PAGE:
The Union budgetary proposal of converting 5 lakh hectares in the country under organic farming means little to the agrarian state of Punjab that is engulfed in a long-standing debate—the country’s food security vs organic farming.
Punjab State Farmers’ Commission and Punjab Agricultural University (PAU) are sceptical about the state going the organic way on a large scale, explaining agro-economic realities, notwithstanding the state government’s cosmetic exercises and verbal advocacy for such non-chemical farm practices.
On the other hand, the campaign by Kheti Virasat Mission, a non-government organisation run by Umendra Dutt, also remains restricted to some individual farmers as it claimed that its “people’s movement” had led to 2,500 hectares under organic farming in the state.
Dutt was enthusiastic over the said proposal in Union finance minister Arun Jaitley’s budget speech, but was pessimistic for “no efforts or aid of the state government” in the name of organic farming.
He said there was roughly 2,500 hectares under organic farming in Punjab “without any kind of assistance of the state government or the Centre”. “Ours is a people’s movement, but we cannot keep a track of every farmer adopting organic farming after taking expertise from us,” he said, adding that maintaining such a data is the the state government’s job.
Religious sects like Radha Soami at Beas and Divya Jyoti Sansthan in Nurmahal near Jalandhar have brought their large chunks of land under organic farming, again an individual effort and on non-commercial basis.
Lakhwinder Singh of Divya Jyoti Sansthan said about 200 acres had been brought under organic farming at Nurmahal, and the cereals and vegetables grown there were consumed at its ‘langar’.
“We are left with very little produce that sometimes people come and buy at a price one and a half times more than the chemically produced foodgrains,” Lakhwinder said, terming the Centre’s proposal as a good step.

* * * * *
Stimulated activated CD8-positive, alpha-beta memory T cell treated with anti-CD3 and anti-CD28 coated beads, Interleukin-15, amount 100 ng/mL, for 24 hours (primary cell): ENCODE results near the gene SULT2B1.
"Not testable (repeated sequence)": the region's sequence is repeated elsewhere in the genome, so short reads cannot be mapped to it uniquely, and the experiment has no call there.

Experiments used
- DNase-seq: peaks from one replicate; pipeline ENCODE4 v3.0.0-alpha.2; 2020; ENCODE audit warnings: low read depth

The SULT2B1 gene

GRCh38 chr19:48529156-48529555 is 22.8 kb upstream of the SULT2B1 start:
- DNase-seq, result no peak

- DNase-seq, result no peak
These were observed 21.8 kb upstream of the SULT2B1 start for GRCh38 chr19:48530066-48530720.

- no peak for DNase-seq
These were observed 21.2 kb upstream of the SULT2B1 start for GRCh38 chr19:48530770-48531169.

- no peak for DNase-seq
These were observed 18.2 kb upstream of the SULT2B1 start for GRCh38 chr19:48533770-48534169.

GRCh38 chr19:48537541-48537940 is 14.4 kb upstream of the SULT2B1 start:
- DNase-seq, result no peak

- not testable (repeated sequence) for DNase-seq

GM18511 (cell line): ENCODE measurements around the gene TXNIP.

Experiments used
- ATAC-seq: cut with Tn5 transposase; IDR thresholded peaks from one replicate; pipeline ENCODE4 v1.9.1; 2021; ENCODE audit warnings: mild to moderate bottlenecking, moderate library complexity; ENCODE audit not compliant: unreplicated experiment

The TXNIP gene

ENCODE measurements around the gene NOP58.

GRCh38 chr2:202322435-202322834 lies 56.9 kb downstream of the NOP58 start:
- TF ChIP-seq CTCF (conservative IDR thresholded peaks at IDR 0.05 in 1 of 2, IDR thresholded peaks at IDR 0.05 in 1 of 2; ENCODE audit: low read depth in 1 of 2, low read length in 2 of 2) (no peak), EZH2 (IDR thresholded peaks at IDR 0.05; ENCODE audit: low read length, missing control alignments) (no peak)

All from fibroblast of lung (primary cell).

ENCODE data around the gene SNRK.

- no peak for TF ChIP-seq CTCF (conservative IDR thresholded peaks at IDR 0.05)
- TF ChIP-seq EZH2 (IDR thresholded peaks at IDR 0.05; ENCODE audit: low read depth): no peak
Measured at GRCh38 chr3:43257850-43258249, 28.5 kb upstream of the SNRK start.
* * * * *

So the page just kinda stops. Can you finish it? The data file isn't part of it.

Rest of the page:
Version of state experts
Experts at the Punjab State Farmers Commission and PAU have been sceptical over the spread of organic farming in the state, raising the argument of the country’s food security clubbed with the Punjab farmers’ economic sustainability in the given agro-economic scenario.
“The organic practice may be useful for a few rich farmers who can sell such a produce for more price in the name of chemical-free foodgrains, but this cannot be adopted on a large scale for obvious reasons, like the country’s food security,” Punjab Farmers’ Commission member Dr PS Rangi said.
PAU’s agro economics research centre director Dr DK Grover also highlighted his concern over the country’s food security, pointing out the low yield of cereals in organic farming. “A single drought or two in the country can lead to an alarming situation where we may have to import foodgrains,” he said.
Officially done so far
Punjab Agro Food Corporation has so far certified 2,500 acres of land under the organic farming, creating 50 clusters of 50 acres each, Corporation managing director KS Pannu said.
This was done under the Centre’s ‘paramparagat kheti’ scheme, for which the state got a mere Rs 3 crore for the certification process.
“It takes three years for a farmer practising organic farming to apply for certification of the soil,” Pannu said, adding that the state now looked forward to adequate funds for scientific and other logistic support to such farmers.
A dead council
The Punjab government in 2007 had launched Punjab Council for Organic Farming that went defunct within a few years and was later merged in Punjab Agro. It was due to this merger that Punjab Agro became the state’s nodal wing for organic farming.